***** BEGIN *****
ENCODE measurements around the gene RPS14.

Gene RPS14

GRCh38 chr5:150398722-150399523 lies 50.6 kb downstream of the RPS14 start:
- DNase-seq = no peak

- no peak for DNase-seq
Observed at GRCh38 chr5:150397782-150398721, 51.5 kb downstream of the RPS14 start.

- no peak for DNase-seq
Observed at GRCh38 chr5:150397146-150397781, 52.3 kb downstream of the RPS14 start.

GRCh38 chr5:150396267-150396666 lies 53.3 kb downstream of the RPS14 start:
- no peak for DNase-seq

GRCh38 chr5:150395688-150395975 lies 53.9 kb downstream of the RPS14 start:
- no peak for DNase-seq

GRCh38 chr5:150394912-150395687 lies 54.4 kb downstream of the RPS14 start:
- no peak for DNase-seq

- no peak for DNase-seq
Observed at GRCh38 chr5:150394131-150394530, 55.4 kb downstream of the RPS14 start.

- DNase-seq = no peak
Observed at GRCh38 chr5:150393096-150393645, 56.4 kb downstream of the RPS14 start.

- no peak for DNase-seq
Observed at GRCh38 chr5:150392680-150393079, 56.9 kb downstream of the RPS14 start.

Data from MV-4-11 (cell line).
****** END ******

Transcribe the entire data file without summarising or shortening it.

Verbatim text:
ENCODE measurements around the gene RPS14.

Gene RPS14

GRCh38 chr5:150398722-150399523 lies 50.6 kb downstream of the RPS14 start:
- DNase-seq = no peak

- no peak for DNase-seq
Observed at GRCh38 chr5:150397782-150398721, 51.5 kb downstream of the RPS14 start.

- no peak for DNase-seq
Observed at GRCh38 chr5:150397146-150397781, 52.3 kb downstream of the RPS14 start.

GRCh38 chr5:150396267-150396666 lies 53.3 kb downstream of the RPS14 start:
- no peak for DNase-seq

GRCh38 chr5:150395688-150395975 lies 53.9 kb downstream of the RPS14 start:
- no peak for DNase-seq

GRCh38 chr5:150394912-150395687 lies 54.4 kb downstream of the RPS14 start:
- no peak for DNase-seq

- no peak for DNase-seq
Observed at GRCh38 chr5:150394131-150394530, 55.4 kb downstream of the RPS14 start.

- DNase-seq = no peak
Observed at GRCh38 chr5:150393096-150393645, 56.4 kb downstream of the RPS14 start.

- no peak for DNase-seq
Observed at GRCh38 chr5:150392680-150393079, 56.9 kb downstream of the RPS14 start.

Data from MV-4-11 (cell line).